Take a flip through our Billy's Fun Facts by clicking next!


openingnight 

The first ever performance of Billy Elliot the Musical took place on 31 March 2005 at the Victoria Palace Theatre, London. The official opening night took place on 12 May 2005. Since then nearly 4.5 million people have seen the show in London.


blogimport 8yd0b5-15af1ktThe first performance of Billy Elliot the Musical outside of the UK took place on 13 November 2007 at the Capitol Theatre, Sydney. The phenomenally successful Australian production went on to play Her Majesty’s Theatre, Melbourne, until June 2009.


Elton-John-Joins-the-Cast-of-BETM-Broadway-on-Opening-Night1The first North American performance of Billy Elliot the Musical had its first performance at Broadway’s Imperial Theatre on 1 October 2008.

 

The Broadway production ended its incredibly successful, Tony Award® winning run on 8 January 2012 after 1,344 performances, having been seen by nearly 1.8m people.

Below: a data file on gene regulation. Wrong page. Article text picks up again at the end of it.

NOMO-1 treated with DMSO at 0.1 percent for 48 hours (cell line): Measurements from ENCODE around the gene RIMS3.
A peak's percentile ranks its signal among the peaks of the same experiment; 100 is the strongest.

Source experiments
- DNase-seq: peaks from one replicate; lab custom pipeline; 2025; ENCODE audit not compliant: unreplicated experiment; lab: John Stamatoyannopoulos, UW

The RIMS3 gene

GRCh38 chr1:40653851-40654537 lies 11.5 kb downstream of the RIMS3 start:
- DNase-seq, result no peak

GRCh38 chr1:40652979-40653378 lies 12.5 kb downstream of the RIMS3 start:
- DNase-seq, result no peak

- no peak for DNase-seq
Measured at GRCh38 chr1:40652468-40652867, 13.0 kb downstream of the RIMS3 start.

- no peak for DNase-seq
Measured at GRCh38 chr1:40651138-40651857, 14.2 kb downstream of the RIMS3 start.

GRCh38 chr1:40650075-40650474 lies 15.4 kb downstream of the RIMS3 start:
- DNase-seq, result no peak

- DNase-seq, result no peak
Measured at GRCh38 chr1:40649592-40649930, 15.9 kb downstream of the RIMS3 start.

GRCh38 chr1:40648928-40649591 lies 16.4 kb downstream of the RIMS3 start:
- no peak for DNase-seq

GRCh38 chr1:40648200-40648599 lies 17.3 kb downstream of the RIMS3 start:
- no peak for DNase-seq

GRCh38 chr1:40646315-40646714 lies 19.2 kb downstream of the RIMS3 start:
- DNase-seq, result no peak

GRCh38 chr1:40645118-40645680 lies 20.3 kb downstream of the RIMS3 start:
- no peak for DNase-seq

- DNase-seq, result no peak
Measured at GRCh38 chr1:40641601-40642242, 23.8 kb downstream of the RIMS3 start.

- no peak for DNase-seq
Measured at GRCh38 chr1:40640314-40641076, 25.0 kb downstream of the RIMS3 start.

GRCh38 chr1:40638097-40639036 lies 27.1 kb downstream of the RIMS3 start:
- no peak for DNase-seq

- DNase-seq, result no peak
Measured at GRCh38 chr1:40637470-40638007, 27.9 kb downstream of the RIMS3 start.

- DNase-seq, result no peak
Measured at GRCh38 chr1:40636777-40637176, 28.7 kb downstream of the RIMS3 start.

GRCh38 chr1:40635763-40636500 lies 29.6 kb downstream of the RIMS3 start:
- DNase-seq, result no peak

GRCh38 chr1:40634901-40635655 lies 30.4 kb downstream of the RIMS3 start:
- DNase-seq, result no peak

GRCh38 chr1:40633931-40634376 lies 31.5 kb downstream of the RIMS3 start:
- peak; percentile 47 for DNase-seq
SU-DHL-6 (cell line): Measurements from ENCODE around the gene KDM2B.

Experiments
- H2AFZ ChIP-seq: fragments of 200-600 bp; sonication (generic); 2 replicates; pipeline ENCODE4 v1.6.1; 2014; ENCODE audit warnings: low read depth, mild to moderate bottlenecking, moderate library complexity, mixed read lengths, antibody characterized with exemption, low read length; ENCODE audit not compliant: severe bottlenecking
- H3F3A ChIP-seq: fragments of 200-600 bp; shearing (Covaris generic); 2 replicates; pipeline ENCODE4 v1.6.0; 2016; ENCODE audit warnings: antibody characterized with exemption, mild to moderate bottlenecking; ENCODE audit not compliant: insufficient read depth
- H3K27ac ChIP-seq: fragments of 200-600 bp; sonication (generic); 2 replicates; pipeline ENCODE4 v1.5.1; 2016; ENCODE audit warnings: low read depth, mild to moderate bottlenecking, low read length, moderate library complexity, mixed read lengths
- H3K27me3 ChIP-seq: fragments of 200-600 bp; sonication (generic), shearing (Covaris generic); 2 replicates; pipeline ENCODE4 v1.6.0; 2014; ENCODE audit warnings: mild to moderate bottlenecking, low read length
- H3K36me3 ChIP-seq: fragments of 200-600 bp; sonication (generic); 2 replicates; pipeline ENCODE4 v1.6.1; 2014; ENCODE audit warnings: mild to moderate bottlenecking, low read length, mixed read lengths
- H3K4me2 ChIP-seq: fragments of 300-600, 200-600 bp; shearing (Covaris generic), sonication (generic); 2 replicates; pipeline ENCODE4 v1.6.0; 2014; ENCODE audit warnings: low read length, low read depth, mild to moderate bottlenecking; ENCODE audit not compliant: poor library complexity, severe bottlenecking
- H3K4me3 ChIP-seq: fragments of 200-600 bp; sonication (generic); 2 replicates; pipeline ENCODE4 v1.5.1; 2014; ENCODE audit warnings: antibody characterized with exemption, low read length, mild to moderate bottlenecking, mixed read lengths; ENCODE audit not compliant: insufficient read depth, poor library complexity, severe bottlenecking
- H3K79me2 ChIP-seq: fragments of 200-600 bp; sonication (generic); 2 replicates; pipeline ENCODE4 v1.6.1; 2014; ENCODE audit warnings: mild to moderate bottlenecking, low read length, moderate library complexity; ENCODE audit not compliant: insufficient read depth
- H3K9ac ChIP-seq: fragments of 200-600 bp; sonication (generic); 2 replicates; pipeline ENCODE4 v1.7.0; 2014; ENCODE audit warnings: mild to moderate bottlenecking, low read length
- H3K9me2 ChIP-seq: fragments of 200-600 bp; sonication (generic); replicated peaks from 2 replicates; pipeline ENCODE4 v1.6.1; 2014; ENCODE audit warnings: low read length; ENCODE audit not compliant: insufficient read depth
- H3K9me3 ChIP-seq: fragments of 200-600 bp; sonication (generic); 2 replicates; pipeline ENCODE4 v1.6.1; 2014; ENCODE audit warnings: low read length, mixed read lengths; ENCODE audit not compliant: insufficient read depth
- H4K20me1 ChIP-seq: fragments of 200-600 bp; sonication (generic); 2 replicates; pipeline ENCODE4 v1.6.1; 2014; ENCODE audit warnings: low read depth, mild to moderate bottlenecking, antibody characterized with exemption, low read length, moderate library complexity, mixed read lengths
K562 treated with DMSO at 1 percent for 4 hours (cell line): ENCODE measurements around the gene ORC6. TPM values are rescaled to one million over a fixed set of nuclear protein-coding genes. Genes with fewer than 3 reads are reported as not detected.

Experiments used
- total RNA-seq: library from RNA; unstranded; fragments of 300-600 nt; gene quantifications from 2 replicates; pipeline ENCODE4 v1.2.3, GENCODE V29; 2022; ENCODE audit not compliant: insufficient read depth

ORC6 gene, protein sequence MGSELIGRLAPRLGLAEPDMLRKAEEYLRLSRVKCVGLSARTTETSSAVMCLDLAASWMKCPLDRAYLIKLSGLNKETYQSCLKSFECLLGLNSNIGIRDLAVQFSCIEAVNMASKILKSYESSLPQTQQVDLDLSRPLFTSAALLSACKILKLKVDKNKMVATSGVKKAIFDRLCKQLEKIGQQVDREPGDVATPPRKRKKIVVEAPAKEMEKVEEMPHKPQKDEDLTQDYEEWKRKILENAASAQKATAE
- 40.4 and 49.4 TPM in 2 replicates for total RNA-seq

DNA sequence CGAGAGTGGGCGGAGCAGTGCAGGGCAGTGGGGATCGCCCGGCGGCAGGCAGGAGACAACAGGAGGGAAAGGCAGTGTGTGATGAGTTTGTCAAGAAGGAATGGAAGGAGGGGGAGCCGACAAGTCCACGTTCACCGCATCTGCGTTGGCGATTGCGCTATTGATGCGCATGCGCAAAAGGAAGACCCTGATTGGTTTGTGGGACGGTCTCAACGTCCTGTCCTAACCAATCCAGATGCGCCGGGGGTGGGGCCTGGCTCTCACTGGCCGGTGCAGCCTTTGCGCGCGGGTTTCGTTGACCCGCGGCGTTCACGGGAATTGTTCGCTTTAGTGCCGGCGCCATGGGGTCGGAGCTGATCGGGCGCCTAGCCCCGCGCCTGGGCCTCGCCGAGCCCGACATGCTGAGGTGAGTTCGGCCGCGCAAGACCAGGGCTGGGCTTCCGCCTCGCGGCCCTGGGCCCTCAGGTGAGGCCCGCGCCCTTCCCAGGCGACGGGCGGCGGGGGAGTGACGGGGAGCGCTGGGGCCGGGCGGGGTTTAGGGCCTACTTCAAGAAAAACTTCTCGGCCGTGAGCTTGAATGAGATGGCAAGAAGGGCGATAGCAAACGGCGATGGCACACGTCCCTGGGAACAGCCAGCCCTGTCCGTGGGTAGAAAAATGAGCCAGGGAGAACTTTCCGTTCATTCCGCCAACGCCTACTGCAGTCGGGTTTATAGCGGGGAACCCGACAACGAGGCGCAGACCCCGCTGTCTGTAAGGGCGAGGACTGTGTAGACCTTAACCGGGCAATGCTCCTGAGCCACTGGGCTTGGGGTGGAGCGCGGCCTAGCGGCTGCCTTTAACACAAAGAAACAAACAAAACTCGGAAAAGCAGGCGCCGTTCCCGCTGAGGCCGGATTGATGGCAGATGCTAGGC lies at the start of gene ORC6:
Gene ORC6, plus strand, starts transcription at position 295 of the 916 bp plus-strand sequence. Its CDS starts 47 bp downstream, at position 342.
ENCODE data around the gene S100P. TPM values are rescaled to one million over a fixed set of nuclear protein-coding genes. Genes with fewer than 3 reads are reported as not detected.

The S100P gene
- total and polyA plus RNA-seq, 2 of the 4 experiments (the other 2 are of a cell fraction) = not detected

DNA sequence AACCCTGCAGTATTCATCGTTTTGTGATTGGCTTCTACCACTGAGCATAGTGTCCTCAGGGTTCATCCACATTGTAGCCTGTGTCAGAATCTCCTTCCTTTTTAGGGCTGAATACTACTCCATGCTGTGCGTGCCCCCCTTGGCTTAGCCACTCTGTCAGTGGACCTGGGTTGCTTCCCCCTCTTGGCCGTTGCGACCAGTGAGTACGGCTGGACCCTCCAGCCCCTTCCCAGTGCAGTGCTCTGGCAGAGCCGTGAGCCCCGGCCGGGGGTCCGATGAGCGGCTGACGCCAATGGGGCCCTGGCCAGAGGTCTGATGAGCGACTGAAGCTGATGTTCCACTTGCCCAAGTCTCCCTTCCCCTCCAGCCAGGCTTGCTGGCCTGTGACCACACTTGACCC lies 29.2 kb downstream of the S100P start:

BIlly-elliot-5The Billy Elliot the Musical North American tour played from October 2010 until August 2013, finishing with a three week trip to São Paulo, Brazil, the first time Billy Elliot played in South America.


Billy480 cap-blogSpanThe first foreign language production of Billy Elliot the Musical was staged in Seoul, South Korea at the LG Arts Centre in 2010 and 2011 gaining a whole new fan base for the show and winning three prestigious Korea Musical Awards.


b13150c0-ff38-56ab-84f4-c80e8a5462fd.preview-300More than 9.5 million people worldwide have now seen Billy Elliot the Musical across five continents including many famous faces. Just some of the famous visitors to the show have included HM The Queen, Hillary Clinton, Nicole Kidman, Bill Gates, Ben Stiller, Michael Jackson, Oprah Winfrey, Anna Wintour, Mikhail Baryshnikov, Hugh Grant, Valentino, Ron Howard, Hugh Jackman, US Vice President Joe Biden, Kevin Spacey, Brad Pitt and Angelina Jolie.


curtain call 198933aSimon Cowell, Sharon Osbourne and Elton John have all made cameo appearances in the show.


elton-john-billy-elliot-musicalSince its world premiere, 36 boys have played the title role in London, 10 have played Billy in Australia, 16 boys on Broadway, 6 in Chicago/Toronto, 13 on tour and 5 in Korea (some played the role across different companies). A total of 73 boys, including Jamie Bell who played Billy Elliot in the award-winning film, have now performed the title role, some having performed in two continents with 8 American boys having played the title role in London.


234219 2 previewActors aged from 6 – 83 have performed in the show since its world premiere.